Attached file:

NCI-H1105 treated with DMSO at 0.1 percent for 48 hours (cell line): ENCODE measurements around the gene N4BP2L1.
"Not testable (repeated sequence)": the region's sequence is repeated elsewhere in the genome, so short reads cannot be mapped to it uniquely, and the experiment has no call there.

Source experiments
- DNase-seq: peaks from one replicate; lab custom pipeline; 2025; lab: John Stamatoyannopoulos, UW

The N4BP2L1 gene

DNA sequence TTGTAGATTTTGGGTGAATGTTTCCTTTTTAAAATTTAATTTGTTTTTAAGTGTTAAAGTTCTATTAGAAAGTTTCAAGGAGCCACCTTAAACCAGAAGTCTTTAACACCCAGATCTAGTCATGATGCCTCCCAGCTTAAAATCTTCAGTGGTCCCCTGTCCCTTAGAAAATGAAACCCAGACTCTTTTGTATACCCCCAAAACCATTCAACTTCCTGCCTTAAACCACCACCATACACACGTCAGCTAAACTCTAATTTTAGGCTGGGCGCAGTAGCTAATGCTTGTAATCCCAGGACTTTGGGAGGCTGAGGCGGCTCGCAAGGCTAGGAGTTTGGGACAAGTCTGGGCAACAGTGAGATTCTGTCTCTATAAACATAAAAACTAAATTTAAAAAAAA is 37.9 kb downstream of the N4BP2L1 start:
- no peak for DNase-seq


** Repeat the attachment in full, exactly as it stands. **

NCI-H1105 treated with DMSO at 0.1 percent for 48 hours (cell line): ENCODE measurements around the gene N4BP2L1.
"Not testable (repeated sequence)": the region's sequence is repeated elsewhere in the genome, so short reads cannot be mapped to it uniquely, and the experiment has no call there.

Source experiments
- DNase-seq: peaks from one replicate; lab custom pipeline; 2025; lab: John Stamatoyannopoulos, UW

The N4BP2L1 gene

DNA sequence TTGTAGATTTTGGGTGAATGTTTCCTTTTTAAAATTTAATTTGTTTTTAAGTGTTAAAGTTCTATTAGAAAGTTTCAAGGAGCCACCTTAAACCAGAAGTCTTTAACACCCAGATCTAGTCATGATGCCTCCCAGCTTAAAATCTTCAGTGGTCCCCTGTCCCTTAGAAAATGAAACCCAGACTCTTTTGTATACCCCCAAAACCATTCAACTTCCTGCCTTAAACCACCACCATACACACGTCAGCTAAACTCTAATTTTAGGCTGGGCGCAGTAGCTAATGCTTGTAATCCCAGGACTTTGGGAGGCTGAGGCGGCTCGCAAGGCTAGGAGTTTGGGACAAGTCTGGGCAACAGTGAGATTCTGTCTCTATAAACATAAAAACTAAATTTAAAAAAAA is 37.9 kb downstream of the N4BP2L1 start:
- no peak for DNase-seq